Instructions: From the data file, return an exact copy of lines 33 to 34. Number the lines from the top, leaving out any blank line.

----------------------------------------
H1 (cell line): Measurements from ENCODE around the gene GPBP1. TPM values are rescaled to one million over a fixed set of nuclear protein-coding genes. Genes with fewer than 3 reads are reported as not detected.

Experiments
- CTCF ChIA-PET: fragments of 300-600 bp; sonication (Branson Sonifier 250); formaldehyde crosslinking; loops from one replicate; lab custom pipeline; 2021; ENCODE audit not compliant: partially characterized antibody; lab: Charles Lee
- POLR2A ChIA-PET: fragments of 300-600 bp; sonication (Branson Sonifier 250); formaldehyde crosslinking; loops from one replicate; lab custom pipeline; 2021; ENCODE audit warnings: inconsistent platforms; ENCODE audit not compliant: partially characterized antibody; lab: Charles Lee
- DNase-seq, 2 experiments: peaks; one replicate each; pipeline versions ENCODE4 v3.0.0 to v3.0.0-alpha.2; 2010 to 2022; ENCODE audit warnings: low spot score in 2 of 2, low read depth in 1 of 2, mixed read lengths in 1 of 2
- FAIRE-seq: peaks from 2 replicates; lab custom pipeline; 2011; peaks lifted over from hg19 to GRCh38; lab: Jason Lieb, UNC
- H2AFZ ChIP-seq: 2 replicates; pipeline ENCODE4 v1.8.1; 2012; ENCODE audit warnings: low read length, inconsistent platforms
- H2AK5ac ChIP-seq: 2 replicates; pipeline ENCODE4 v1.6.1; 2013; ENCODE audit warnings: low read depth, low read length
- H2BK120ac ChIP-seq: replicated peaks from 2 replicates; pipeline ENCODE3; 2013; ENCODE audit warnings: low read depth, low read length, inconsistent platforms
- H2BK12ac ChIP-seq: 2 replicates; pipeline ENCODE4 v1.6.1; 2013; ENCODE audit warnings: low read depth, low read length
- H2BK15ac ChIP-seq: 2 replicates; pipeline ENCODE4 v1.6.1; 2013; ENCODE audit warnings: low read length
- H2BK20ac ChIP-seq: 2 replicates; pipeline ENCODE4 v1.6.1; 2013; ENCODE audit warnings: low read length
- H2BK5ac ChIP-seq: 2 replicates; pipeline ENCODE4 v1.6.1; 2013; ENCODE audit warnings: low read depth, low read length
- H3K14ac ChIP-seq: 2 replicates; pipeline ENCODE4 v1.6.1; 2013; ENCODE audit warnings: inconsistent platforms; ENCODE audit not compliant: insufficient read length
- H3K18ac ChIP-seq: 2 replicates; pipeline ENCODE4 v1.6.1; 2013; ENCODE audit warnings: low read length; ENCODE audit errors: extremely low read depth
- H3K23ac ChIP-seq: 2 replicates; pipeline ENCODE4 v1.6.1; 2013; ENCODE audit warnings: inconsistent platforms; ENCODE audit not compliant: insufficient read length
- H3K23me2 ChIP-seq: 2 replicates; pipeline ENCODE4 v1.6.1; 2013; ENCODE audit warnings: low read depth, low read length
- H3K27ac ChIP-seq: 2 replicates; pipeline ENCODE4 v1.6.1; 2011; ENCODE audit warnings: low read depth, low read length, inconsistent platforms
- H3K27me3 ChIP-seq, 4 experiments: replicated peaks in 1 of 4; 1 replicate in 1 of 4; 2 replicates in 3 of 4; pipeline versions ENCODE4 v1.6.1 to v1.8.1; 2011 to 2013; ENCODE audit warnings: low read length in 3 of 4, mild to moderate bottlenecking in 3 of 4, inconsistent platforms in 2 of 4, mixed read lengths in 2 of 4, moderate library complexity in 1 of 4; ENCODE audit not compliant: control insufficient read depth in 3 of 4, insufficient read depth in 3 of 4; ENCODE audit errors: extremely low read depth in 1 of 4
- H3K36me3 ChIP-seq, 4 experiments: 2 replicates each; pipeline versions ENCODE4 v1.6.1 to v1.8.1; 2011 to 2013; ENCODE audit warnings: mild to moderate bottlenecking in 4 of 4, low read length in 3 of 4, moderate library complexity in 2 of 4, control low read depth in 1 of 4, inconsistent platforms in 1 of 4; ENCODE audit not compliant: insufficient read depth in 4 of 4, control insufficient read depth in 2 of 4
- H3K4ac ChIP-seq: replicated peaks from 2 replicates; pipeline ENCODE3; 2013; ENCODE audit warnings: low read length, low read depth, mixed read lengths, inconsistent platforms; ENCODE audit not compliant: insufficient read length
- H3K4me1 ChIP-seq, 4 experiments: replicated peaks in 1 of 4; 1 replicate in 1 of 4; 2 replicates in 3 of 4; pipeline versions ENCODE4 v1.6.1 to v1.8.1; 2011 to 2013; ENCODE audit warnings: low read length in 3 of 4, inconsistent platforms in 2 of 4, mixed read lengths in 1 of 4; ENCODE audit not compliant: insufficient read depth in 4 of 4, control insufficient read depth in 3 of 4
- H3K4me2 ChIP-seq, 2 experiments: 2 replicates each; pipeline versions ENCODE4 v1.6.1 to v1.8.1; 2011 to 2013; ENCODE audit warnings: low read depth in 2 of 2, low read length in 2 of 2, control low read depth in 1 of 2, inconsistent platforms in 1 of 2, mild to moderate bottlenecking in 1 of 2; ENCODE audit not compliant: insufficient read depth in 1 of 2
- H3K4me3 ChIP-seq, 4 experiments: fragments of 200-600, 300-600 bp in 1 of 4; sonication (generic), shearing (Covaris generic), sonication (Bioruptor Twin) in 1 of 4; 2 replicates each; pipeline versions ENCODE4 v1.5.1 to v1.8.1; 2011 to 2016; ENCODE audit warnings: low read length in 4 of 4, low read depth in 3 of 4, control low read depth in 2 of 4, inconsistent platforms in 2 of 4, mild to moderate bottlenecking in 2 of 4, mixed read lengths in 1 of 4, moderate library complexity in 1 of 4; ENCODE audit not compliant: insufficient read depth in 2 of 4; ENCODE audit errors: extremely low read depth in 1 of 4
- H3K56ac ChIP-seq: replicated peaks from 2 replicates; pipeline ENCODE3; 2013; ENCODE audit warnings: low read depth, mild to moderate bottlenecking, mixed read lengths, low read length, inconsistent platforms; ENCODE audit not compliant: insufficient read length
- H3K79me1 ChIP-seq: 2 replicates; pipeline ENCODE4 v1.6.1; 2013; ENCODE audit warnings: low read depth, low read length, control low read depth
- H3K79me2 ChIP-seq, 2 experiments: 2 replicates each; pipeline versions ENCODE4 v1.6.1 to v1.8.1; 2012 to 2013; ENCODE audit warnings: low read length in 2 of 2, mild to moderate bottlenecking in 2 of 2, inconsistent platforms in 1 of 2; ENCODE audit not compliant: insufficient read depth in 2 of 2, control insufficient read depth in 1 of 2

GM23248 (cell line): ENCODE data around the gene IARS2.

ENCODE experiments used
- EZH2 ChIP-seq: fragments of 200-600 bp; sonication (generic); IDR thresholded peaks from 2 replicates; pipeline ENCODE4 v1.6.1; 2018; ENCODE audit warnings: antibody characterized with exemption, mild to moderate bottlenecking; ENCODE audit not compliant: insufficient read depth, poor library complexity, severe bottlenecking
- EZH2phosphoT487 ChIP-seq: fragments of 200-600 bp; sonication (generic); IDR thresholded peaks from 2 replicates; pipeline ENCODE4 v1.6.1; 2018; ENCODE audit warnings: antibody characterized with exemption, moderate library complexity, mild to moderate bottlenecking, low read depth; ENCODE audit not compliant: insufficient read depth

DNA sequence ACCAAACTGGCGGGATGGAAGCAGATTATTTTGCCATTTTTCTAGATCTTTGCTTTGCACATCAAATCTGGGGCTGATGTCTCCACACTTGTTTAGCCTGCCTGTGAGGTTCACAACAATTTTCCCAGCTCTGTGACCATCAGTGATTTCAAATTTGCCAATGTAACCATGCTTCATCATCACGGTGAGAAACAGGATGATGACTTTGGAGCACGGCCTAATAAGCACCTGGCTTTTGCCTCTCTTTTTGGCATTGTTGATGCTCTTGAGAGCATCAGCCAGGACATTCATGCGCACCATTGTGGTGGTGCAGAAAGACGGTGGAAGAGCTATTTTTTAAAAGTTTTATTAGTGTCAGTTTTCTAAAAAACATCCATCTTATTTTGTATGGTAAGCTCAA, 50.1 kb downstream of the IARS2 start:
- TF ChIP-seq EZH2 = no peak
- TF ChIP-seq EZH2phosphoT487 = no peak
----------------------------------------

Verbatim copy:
- TF ChIP-seq EZH2 = no peak
- TF ChIP-seq EZH2phosphoT487 = no peak